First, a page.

I rarely have time to blog them during the season (which is now pretty much 12 months a year), but yes, I still do engagement shoots regularly, and yes, they are a blast.
I said that Danielle and Spencer’s wedding was the wildest one I’d ever been to. But what I love about NYC is that you don’t need to go around the world to find splendor and beauty, craziness and fun, when I can walk down the street to venues like Guastivino’s, the fantastic setting of Julia and Dean’s wedding. And I love that there are people like Julia, Dean, and their friends walking around this city, being all respectable and proper Manhattanites … and then, when it comes down to it, oh man, can they dance.
I had a fantastic time with Julia and Dean throughout the whole process, from the engagement shoot where he surprise-re-proposed to her (so he could “do it right” that time) to just chilling and laughing with them in the limo. (What I don’t love about NYC is that it can turn a one-mile trip to the reception into a 45-minute journey.)
It was a gorgeous and stylish day throughout, from the beginnings at the W New York Union Square to their impeccable eye for detail and jewelry (Dean is in the biz). But nothing will stand out more than the all-pervading, ligament-stretching, constant fun they all had.
Thanks again to Valerie Sebestyen for assisting!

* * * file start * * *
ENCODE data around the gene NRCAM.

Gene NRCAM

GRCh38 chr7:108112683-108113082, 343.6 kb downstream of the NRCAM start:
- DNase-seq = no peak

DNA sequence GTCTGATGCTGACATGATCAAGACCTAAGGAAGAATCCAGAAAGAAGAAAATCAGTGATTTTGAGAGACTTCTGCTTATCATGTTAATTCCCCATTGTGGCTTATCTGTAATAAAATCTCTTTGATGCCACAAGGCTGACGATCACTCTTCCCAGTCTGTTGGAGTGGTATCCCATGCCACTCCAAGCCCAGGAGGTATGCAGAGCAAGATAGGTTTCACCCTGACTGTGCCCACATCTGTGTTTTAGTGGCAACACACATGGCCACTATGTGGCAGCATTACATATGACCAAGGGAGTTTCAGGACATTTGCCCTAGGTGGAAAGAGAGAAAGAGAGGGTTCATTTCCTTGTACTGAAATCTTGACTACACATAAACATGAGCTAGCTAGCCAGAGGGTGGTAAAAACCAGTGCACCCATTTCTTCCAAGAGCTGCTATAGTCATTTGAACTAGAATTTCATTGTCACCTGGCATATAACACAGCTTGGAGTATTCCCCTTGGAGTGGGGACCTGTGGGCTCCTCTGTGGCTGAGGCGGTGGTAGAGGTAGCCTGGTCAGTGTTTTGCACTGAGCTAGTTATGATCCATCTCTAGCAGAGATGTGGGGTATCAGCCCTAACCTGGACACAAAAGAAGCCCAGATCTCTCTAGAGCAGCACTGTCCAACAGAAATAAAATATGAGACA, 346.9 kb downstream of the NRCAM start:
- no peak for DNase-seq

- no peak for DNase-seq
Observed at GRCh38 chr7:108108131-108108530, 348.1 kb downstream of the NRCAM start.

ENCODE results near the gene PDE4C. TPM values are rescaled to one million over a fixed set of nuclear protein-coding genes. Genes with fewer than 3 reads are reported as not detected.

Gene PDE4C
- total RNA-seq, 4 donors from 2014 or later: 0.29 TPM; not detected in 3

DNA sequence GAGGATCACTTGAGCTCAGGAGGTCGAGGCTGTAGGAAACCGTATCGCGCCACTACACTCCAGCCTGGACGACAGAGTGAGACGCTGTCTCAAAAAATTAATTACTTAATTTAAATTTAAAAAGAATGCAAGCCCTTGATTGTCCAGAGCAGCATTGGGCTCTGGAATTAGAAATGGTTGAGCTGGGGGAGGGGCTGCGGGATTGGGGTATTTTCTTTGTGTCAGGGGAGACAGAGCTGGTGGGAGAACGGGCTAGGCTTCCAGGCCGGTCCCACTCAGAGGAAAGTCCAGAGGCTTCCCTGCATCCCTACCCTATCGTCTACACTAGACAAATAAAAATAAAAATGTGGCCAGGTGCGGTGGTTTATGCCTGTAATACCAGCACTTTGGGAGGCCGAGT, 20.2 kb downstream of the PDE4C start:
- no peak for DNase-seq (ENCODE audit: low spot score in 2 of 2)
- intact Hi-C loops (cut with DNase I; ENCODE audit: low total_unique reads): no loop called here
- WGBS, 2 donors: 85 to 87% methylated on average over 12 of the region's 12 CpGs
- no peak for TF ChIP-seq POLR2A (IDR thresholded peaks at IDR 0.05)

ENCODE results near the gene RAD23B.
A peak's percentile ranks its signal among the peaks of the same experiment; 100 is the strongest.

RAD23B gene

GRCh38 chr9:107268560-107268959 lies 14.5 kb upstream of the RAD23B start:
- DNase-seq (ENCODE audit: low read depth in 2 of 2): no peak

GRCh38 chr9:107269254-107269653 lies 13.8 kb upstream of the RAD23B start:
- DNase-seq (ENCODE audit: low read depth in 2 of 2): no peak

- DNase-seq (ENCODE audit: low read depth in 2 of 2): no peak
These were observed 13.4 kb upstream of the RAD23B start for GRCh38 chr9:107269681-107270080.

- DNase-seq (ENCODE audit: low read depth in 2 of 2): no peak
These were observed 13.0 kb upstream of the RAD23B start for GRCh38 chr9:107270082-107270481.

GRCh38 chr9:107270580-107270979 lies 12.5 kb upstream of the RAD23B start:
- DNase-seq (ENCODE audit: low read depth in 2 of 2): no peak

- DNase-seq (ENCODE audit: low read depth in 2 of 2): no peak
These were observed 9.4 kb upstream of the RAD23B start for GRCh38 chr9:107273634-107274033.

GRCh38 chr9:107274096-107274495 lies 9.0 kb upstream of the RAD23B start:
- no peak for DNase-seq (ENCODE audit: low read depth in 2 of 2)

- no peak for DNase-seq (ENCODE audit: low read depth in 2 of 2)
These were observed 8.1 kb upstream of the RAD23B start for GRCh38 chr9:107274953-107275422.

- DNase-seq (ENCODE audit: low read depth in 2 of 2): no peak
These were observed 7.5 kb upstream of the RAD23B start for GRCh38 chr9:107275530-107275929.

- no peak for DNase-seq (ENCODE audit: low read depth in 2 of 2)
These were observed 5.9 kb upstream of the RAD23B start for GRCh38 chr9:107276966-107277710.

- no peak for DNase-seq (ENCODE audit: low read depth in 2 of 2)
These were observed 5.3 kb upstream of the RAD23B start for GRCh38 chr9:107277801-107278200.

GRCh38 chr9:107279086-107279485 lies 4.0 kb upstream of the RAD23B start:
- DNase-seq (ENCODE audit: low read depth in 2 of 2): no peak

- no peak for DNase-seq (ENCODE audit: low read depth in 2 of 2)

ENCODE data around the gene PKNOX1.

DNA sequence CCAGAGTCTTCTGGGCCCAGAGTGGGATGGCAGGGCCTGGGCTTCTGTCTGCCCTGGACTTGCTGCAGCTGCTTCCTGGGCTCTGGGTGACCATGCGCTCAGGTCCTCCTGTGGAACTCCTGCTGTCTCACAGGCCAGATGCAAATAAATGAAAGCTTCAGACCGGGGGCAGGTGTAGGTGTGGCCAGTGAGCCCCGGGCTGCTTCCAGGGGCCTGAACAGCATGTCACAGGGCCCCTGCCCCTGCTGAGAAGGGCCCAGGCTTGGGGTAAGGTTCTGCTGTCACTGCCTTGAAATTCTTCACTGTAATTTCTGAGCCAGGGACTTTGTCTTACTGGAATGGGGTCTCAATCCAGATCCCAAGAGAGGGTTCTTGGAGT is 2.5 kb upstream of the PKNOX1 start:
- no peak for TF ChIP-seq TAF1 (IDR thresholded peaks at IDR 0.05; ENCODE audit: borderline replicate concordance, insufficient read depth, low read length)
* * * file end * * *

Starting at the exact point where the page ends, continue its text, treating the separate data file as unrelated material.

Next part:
Generally when it rains on an outdoor wedding and I say “it didn’t faze them for a minute,” it’s a figure of speech. Even couples with the broadest perspective will have a minute of “Oh man, we were going to have a gorgeous outdoor wedding and now we can’t … oh well, we’ll have fun anyway.”
But Beth and Dino literally didn’t stop smiling for a second. If there were any uneasy glances at the thundering sky, any sighs, I didn’t see them. All I saw was a fantastic, hilarious wedding, the sort of day where the officiant lifts his lines straight from The Princess Bride. Brilliant.
Lens: Nikon 28mm f/1.8G
Camera: Nikon D3s
Not Photoshopped to heck; it actually looks like that. 23 images with a new lens I’m testing for B&H (the Tamron 24-70 VC).
You can buy a print of this here. For this I recommend a wide print like the 12×24″. The watermark will not be in the printed image.
Well, hello entire world. Nice to meet you. Here’s another one for people still looking. Single image:
It was an absolutely gorgeous day in midtown for Nicole and Dave’s Yale Club wedding — gorgeous enough that a marching band and gang of dancers got in on the action.
Nicole’s best friend and maid-of-honor Sharrone runs wedding videography studio Fiore Films, so she had some insider help on creating an absolutely gorgeous, elegant wedding. It was the sort of day where laughter flows into crying and back again, where hugs threaten to crack spines. The sort of day I love to document.
The reception was fantastic, largely due to the incredible performances of the Hudson Project wedding band. I can’t wait to cross their paths again.
Valerie Sebestyen was back shooting with me for this wedding, and for most of June. Always nice to bring that Oklahoma cheeriness to a Manhattan day.
I’ve already shown some of Kelsie for the Olympus review, so I figured I’d dive right in with the rest, so to speak.